The New York Times is retracting large parts of its award-winning hit podcast series Caliphate after it was discovered that the production’s main source was a liar.
Shehroze Chaudhry, a Canadian who claimed to have been radicalized online and went to Syria, joining ISIS and becoming an executioner, was arrested by Canadian authorities last October and charged with perpetrating a terrorism hoax. He had given the Times terrorism reporter detailed accounts of his life in ISIS, including the story that he executed two prisoners.
The award-winning Times terrorism reporter, Rukmini Callimachi, fell for it hook, line, and sinker.
“We fell in love with the fact that we had gotten a member of ISIS who would describe his life in the caliphate and would describe his crimes,” New York Times executive editor Dean Baquet tells NPR in an interview on Thursday. “I think we were so in love with it that when when we saw evidence that maybe he was a fabulist, when we saw evidence that he was making some of it up, we didn’t listen hard enough.”
Caliphate proved to be a smash hit and garnered numerous awards over the last two years. It made Callimachi a star and a much sought-after personality.
But there were warning signs and red flags all over the place that Callimachi and the “layers of fact-checkers” at the Times failed to heed.
The Times resisted revisiting Chaudhry’s story until his arrest this fall, when Canadian officials charged him with lying about participating in terrorist activities. It then published the findings into Chaudhry’s activities by its distinguished national security reporter, Mark Mazzetti, who cast significant doubt on the Canadian’s claims.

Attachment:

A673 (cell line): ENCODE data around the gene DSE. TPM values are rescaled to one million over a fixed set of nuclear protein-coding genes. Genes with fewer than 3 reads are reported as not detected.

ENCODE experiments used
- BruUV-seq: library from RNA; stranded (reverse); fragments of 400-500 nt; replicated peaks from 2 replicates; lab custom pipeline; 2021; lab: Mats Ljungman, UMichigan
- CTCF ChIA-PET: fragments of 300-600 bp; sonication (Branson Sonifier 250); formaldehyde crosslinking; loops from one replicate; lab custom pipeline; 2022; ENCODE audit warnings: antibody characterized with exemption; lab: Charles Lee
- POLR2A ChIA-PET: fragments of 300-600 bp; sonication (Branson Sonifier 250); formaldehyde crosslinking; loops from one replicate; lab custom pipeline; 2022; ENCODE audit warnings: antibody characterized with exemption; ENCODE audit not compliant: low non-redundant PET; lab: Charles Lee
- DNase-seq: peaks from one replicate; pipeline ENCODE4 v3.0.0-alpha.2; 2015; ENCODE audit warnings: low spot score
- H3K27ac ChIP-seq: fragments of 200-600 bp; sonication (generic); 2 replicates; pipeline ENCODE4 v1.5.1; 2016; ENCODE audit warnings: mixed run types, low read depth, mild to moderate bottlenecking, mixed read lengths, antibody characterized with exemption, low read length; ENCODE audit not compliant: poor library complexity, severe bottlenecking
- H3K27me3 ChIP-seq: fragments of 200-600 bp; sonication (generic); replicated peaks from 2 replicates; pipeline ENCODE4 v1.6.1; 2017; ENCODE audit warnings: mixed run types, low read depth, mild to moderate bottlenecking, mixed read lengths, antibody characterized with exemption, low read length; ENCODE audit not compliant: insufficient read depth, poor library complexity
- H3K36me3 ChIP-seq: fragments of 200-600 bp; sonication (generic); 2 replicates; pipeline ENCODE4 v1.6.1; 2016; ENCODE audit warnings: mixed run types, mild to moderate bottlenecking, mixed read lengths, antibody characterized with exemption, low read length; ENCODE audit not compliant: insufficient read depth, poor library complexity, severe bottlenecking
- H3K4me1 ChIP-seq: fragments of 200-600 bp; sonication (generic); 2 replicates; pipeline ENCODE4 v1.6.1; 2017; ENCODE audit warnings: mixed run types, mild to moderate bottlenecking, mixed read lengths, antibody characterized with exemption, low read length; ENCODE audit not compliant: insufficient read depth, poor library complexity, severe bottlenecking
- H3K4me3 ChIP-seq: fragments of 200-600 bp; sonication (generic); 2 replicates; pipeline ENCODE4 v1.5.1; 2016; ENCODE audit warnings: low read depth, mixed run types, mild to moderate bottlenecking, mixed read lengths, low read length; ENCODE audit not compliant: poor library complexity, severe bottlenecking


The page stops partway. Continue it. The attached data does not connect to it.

A separate internal review of Caliphate‘s reporting process was led by senior investigative editor Dean Murphy. He found that Callimachi and her editors repeatedly failed to push hard enough to verify Chaudhry’s claims, Baquet tells NPR.
“They came back and said, ‘If you look at the guy’s story, there is not enough powerful evidence that he was who he claimed to be for us to justify that story,” Baquet says.
Reading between the lines here, it appears that Editor Baquet might have pulled his punches a bit because Callimachi was a woman.
“She’s a powerful reporter who we imbued with a great deal of power and authority,” he says. “She was regarded at that moment as, you know, as big a deal ISIS reporter as there was in the world. And there’s no question that that was one of the driving forces of the story.”
The “driving force of the story” was The Narrative. Any information that conflicted with The Narrative was dismissed or explained away.
At the heart of the episode was an effort to figure out how the pieces of his story might fit together — if the Times was willing to shift the dates involved. One audio editor described that scenario as “Occam’s razor,” suggesting that it was the simplest resolution to their dilemma and therefore probably the right one.
The “simplest solution” was to falsify the dates? When in doubt, make stuff up.
There were other red flags that were ignored by senior management. They had a hit and weren’t going to jeopardize the podcast’s popularity by allowing the truth to seep in. They believed Chaudhry’s claims because they desperately wanted to.
They can spin what happened all they want. They can brag about how they’re handling this journalism disaster to anyone who will listen. But this is what happens when The Narrative becomes more important than the simple facts of a story.
The Times got those facts wrong.